Shrewdly strategic in his approach to creating music for Benson, Thompson explains that his goal was, “to maintain the romance and integrity of his artistic history as well as try something more youthful and new. George is a gentleman, so there are certain things he’s not going to sing. We kept the lyrics clean…but interesting. The songs reflect his perspective on certain situations. Take ‘Whole Man,’ which talks about a guy who once had more than 50 girls’ phone numbers in his auto dial, but who finally finds ‘the one.’ That was co-produced by Hakim Bell (son of Kool & The Gang founder, Robert “Kool” Bell) and his partner William Irving. Then there’s ‘Loving Is Better Than Leaving,’ co-produced by Joe Thomas (a.k.a. R&B star JOE, who co-wrote four of Irreplaceable’s songs). The way that story unfolds is almost like a movie. We tried to get George to communicate in the language of the youth. Artists have to do that sometimes, otherwise (fans) get too much of what they’ve already heard.”

It says a lot that an artist as established as George Benson would even be open to such a makeover at this stage in his illustrious career.  However, change is nothing new to a man who has pretty much done it all, though he does admit it wasn’t easy. “This record was very tough for me…to go back and sound like I’m 25 or 30. But Josh had young vocal producers come in, and they really helped me get into the spirit of this record. I’m used to working with different producers/songwriters whose ideas can seem a little ‘out there’ at first, but they hear me in a way I could never hear myself. It’s hard sometimes, but the end result can be a record that lasts all your life. That’s how you learn. You go to school and listen to what’s going on.” Of course, Benson was not without some advice for the young producer he green-lighted to produce his entire album. “The one thing I told Josh,” Benson stresses, “is that my personality must be on the record. The guitar must be present throughout. When they hear that sound, they know it’s me.”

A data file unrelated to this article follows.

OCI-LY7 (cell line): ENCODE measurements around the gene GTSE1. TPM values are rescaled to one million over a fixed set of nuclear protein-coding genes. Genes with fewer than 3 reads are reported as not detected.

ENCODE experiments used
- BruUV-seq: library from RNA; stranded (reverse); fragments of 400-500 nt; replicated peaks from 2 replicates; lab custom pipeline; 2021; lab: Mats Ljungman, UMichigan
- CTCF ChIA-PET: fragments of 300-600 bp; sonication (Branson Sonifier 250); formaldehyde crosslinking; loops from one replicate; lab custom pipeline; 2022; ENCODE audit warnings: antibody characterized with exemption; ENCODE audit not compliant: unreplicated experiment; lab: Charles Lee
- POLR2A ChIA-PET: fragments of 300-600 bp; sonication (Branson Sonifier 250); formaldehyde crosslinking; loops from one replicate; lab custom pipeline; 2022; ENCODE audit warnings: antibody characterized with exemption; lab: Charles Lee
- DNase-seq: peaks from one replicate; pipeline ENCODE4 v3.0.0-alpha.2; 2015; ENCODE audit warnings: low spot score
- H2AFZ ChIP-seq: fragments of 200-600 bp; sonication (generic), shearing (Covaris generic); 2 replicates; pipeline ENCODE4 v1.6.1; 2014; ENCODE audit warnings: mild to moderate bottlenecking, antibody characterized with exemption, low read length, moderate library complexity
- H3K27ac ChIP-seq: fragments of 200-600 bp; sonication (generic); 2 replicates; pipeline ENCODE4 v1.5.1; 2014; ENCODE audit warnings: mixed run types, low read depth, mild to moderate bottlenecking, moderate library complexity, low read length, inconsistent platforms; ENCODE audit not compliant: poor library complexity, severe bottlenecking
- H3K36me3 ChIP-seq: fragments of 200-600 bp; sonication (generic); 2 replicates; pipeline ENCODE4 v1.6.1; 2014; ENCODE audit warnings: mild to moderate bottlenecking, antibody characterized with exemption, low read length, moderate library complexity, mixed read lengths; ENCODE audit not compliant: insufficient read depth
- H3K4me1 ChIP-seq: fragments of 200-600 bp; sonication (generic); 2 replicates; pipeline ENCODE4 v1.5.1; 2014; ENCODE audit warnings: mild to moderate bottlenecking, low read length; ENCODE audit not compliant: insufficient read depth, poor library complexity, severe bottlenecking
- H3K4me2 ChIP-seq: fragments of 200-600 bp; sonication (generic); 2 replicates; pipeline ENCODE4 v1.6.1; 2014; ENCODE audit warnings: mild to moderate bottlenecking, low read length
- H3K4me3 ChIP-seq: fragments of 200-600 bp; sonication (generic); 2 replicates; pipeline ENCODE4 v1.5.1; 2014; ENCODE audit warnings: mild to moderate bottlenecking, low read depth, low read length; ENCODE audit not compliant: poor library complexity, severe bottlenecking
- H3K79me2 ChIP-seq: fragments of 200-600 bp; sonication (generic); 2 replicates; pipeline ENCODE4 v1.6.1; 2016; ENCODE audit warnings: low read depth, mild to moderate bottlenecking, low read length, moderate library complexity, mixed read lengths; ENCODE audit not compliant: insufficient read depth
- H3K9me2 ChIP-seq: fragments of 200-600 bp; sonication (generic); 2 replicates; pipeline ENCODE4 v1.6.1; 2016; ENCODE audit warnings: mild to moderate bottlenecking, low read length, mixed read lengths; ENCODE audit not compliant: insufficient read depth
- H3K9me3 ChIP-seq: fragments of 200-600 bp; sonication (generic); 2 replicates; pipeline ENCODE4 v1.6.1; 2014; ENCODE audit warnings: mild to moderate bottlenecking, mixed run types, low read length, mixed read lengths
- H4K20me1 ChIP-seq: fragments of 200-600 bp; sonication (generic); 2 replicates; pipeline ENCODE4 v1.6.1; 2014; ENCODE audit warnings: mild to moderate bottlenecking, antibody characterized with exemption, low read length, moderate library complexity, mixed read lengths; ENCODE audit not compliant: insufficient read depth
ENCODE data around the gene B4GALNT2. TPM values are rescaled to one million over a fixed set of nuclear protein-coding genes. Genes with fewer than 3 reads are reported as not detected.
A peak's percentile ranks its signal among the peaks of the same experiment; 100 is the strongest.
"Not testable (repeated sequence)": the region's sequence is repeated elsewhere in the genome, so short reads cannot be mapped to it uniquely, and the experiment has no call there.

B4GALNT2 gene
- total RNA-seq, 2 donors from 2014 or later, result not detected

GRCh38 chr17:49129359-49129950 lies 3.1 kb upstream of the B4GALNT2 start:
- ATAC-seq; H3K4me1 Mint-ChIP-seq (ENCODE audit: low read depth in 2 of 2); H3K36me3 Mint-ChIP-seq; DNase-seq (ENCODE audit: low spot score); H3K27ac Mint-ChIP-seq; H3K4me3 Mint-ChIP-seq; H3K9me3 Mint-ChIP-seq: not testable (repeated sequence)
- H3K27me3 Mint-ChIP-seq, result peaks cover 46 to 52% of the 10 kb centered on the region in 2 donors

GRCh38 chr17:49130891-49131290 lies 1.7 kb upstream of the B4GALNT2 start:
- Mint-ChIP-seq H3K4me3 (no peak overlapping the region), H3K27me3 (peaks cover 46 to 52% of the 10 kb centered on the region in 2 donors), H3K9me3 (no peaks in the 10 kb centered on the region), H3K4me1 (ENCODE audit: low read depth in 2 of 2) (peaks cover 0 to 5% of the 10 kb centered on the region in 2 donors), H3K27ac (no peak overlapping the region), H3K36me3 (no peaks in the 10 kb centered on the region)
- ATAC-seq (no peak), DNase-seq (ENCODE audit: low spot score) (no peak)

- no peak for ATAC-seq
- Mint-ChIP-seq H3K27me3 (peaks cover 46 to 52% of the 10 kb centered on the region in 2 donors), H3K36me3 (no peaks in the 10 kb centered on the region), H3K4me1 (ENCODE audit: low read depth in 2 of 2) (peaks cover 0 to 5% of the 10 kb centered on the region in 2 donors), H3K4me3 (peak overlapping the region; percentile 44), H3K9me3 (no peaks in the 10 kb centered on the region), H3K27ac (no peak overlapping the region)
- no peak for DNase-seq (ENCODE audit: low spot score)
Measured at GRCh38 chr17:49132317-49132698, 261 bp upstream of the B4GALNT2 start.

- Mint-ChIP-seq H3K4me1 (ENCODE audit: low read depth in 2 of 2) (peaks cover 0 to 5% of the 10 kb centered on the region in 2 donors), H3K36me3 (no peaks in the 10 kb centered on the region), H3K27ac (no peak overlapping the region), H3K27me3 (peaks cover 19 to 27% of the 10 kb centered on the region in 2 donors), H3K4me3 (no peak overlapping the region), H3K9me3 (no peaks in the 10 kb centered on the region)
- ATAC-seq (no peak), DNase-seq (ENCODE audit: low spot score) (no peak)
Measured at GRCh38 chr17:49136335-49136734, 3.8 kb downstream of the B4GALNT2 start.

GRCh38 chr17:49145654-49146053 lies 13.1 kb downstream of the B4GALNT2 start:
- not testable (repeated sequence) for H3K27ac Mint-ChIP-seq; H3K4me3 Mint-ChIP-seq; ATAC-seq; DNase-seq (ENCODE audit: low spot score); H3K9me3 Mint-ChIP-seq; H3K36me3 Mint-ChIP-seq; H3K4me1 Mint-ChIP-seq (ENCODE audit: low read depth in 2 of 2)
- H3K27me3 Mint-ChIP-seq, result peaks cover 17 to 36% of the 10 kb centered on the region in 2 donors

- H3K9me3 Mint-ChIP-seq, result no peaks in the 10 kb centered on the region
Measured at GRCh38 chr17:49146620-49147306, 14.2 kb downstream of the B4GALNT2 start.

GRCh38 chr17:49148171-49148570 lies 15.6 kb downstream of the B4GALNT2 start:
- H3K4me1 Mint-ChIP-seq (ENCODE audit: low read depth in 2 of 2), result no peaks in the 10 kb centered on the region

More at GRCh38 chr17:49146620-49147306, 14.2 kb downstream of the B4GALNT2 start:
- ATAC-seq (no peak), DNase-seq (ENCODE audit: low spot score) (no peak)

To that end, Thompson tailor made several of Irreplaceable’s songs. “‘Strings of Love,’ ‘Six Play’ and ‘Irreplaceable’ were written specifically for George,” Thompson shares.  “We tried to keep it accessible to your average listener, but have enough color in the melody and harmony to make it interesting for him as a singer and improviser on his guitar--giving him space to create.” The (12)-song album also includes a vocal cover of the Babyface hit “Reason For Breathing” and a primarily instrumental cover of Case’s hit “Missing You,” the latter a personal favorite of Benson’s that spent four weeks at the top of the R&B chart in 2001. Little did he know then that the hit was yet another feather in the production cap of Thompson. Benson’s new version prominently features Verve label mate Richard Bona playing lovely lead bass against George’s ever-tasty guitar. In praise of Bona, Benson states, “He’s got a great sound, his personality is in the instrument and he’s got great chops, but makes it sound easy. You’d have to be a player and try some of that stuff to know just how great he is.”